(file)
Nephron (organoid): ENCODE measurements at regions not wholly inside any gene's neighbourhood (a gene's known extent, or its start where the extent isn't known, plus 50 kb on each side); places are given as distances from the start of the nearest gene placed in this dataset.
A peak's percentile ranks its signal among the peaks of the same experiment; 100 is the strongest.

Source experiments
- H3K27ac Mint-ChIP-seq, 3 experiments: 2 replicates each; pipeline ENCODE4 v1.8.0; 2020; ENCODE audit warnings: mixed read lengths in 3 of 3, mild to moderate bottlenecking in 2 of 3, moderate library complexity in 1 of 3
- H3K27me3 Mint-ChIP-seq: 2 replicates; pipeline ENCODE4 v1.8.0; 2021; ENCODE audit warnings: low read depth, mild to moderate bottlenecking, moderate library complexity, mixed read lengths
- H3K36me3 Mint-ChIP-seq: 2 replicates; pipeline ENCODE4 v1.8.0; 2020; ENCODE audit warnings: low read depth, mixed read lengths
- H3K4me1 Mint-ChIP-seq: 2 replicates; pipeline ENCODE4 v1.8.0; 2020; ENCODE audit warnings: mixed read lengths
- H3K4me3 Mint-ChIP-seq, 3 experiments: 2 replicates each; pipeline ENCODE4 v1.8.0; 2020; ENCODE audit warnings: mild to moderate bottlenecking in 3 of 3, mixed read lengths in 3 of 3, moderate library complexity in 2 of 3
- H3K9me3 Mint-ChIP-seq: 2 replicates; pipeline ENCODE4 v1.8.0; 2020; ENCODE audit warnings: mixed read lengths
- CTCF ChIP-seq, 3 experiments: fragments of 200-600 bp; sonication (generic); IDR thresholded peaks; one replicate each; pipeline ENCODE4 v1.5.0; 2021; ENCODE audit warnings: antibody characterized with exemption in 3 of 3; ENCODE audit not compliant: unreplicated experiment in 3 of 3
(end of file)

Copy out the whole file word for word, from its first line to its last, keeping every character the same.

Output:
Nephron (organoid): ENCODE measurements at regions not wholly inside any gene's neighbourhood (a gene's known extent, or its start where the extent isn't known, plus 50 kb on each side); places are given as distances from the start of the nearest gene placed in this dataset.
A peak's percentile ranks its signal among the peaks of the same experiment; 100 is the strongest.

Source experiments
- H3K27ac Mint-ChIP-seq, 3 experiments: 2 replicates each; pipeline ENCODE4 v1.8.0; 2020; ENCODE audit warnings: mixed read lengths in 3 of 3, mild to moderate bottlenecking in 2 of 3, moderate library complexity in 1 of 3
- H3K27me3 Mint-ChIP-seq: 2 replicates; pipeline ENCODE4 v1.8.0; 2021; ENCODE audit warnings: low read depth, mild to moderate bottlenecking, moderate library complexity, mixed read lengths
- H3K36me3 Mint-ChIP-seq: 2 replicates; pipeline ENCODE4 v1.8.0; 2020; ENCODE audit warnings: low read depth, mixed read lengths
- H3K4me1 Mint-ChIP-seq: 2 replicates; pipeline ENCODE4 v1.8.0; 2020; ENCODE audit warnings: mixed read lengths
- H3K4me3 Mint-ChIP-seq, 3 experiments: 2 replicates each; pipeline ENCODE4 v1.8.0; 2020; ENCODE audit warnings: mild to moderate bottlenecking in 3 of 3, mixed read lengths in 3 of 3, moderate library complexity in 2 of 3
- H3K9me3 Mint-ChIP-seq: 2 replicates; pipeline ENCODE4 v1.8.0; 2020; ENCODE audit warnings: mixed read lengths
- CTCF ChIP-seq, 3 experiments: fragments of 200-600 bp; sonication (generic); IDR thresholded peaks; one replicate each; pipeline ENCODE4 v1.5.0; 2021; ENCODE audit warnings: antibody characterized with exemption in 3 of 3; ENCODE audit not compliant: unreplicated experiment in 3 of 3